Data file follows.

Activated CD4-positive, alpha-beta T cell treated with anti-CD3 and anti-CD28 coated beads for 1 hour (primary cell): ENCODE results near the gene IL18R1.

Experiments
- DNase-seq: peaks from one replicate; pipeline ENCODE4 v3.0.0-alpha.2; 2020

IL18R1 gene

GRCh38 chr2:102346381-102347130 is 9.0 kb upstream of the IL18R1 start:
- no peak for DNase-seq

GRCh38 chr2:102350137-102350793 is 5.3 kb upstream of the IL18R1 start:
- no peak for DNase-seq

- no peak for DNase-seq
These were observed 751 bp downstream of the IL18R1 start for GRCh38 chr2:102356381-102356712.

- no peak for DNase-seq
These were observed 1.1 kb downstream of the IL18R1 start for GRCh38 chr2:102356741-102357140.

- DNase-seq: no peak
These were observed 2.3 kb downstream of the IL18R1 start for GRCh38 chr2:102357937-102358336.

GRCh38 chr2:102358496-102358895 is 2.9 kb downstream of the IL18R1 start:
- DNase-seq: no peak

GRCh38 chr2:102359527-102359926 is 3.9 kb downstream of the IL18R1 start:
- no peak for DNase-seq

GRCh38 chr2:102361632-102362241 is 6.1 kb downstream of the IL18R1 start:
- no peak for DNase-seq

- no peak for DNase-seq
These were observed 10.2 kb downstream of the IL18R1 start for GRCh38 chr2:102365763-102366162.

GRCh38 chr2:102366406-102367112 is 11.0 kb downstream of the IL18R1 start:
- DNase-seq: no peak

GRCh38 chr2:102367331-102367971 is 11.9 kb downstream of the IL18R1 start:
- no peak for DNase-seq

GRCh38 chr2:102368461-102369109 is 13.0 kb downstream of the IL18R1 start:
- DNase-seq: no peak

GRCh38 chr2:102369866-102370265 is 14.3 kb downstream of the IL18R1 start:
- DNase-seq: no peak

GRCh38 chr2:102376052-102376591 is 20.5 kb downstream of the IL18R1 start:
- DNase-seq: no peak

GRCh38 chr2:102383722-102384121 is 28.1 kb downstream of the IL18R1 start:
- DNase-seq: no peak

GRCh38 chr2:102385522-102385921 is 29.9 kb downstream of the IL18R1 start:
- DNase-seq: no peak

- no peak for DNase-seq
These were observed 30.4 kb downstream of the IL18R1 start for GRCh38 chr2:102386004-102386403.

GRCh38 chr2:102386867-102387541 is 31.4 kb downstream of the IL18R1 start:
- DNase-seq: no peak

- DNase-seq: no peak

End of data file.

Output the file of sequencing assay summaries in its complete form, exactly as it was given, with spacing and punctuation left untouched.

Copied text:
Activated CD4-positive, alpha-beta T cell treated with anti-CD3 and anti-CD28 coated beads for 1 hour (primary cell): ENCODE results near the gene IL18R1.

Experiments
- DNase-seq: peaks from one replicate; pipeline ENCODE4 v3.0.0-alpha.2; 2020

IL18R1 gene

GRCh38 chr2:102346381-102347130 is 9.0 kb upstream of the IL18R1 start:
- no peak for DNase-seq

GRCh38 chr2:102350137-102350793 is 5.3 kb upstream of the IL18R1 start:
- no peak for DNase-seq

- no peak for DNase-seq
These were observed 751 bp downstream of the IL18R1 start for GRCh38 chr2:102356381-102356712.

- no peak for DNase-seq
These were observed 1.1 kb downstream of the IL18R1 start for GRCh38 chr2:102356741-102357140.

- DNase-seq: no peak
These were observed 2.3 kb downstream of the IL18R1 start for GRCh38 chr2:102357937-102358336.

GRCh38 chr2:102358496-102358895 is 2.9 kb downstream of the IL18R1 start:
- DNase-seq: no peak

GRCh38 chr2:102359527-102359926 is 3.9 kb downstream of the IL18R1 start:
- no peak for DNase-seq

GRCh38 chr2:102361632-102362241 is 6.1 kb downstream of the IL18R1 start:
- no peak for DNase-seq

- no peak for DNase-seq
These were observed 10.2 kb downstream of the IL18R1 start for GRCh38 chr2:102365763-102366162.

GRCh38 chr2:102366406-102367112 is 11.0 kb downstream of the IL18R1 start:
- DNase-seq: no peak

GRCh38 chr2:102367331-102367971 is 11.9 kb downstream of the IL18R1 start:
- no peak for DNase-seq

GRCh38 chr2:102368461-102369109 is 13.0 kb downstream of the IL18R1 start:
- DNase-seq: no peak

GRCh38 chr2:102369866-102370265 is 14.3 kb downstream of the IL18R1 start:
- DNase-seq: no peak

GRCh38 chr2:102376052-102376591 is 20.5 kb downstream of the IL18R1 start:
- DNase-seq: no peak

GRCh38 chr2:102383722-102384121 is 28.1 kb downstream of the IL18R1 start:
- DNase-seq: no peak

GRCh38 chr2:102385522-102385921 is 29.9 kb downstream of the IL18R1 start:
- DNase-seq: no peak

- no peak for DNase-seq
These were observed 30.4 kb downstream of the IL18R1 start for GRCh38 chr2:102386004-102386403.

GRCh38 chr2:102386867-102387541 is 31.4 kb downstream of the IL18R1 start:
- DNase-seq: no peak

- DNase-seq: no peak